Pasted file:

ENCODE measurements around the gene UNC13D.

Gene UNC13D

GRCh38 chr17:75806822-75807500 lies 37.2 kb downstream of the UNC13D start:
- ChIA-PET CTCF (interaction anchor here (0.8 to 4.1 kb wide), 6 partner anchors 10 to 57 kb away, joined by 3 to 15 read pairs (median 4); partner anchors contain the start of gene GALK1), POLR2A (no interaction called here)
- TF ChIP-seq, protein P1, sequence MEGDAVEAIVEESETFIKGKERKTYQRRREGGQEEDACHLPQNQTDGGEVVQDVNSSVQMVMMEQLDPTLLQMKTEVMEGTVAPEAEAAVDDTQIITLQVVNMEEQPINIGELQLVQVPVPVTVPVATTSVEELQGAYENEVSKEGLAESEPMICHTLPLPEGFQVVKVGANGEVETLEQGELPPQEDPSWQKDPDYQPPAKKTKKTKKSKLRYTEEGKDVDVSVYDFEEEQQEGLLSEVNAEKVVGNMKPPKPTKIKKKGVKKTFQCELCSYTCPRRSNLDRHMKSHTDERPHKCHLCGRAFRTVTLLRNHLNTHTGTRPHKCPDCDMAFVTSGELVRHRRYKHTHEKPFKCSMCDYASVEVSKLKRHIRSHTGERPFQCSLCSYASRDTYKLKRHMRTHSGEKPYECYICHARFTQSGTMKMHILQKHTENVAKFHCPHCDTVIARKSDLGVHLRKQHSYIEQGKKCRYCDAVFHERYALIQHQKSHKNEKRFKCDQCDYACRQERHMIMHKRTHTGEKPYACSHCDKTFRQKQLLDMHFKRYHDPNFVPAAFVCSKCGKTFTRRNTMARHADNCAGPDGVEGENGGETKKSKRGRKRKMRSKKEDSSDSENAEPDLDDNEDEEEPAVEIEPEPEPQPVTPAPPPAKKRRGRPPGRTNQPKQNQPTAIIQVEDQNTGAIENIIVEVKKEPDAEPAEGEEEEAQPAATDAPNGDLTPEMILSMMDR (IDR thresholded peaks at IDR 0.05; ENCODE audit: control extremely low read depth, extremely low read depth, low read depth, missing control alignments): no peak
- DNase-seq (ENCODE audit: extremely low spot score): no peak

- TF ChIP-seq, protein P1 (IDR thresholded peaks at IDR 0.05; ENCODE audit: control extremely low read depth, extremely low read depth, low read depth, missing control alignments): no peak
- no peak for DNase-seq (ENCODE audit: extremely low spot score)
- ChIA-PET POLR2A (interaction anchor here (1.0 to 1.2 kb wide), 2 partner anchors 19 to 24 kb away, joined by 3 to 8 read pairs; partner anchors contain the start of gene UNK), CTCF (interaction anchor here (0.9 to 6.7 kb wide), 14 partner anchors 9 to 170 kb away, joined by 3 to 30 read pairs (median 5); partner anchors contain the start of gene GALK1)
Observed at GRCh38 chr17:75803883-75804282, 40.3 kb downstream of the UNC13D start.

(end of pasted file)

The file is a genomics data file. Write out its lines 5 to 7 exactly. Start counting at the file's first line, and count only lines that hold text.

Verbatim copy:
- TF ChIP-seq, protein P1, sequence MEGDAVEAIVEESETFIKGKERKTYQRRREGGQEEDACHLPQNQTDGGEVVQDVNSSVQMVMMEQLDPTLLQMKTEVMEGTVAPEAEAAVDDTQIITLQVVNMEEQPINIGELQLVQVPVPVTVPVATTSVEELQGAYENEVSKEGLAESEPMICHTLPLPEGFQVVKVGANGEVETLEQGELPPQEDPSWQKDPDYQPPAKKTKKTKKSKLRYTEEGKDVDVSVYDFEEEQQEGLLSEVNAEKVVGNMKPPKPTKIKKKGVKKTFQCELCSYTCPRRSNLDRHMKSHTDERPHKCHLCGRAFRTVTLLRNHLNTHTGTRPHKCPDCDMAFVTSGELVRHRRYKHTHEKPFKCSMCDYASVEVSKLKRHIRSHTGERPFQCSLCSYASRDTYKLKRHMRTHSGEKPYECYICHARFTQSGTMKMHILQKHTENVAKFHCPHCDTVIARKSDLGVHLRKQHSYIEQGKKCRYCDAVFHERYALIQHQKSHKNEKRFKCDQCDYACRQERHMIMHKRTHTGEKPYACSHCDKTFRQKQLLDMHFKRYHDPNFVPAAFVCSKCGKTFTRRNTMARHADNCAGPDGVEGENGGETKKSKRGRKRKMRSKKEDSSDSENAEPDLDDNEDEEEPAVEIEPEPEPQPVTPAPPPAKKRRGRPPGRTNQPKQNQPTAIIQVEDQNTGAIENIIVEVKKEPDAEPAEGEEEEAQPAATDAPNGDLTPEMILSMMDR (IDR thresholded peaks at IDR 0.05; ENCODE audit: control extremely low read depth, extremely low read depth, low read depth, missing control alignments): no peak
- DNase-seq (ENCODE audit: extremely low spot score): no peak

- TF ChIP-seq, protein P1 (IDR thresholded peaks at IDR 0.05; ENCODE audit: control extremely low read depth, extremely low read depth, low read depth, missing control alignments): no peak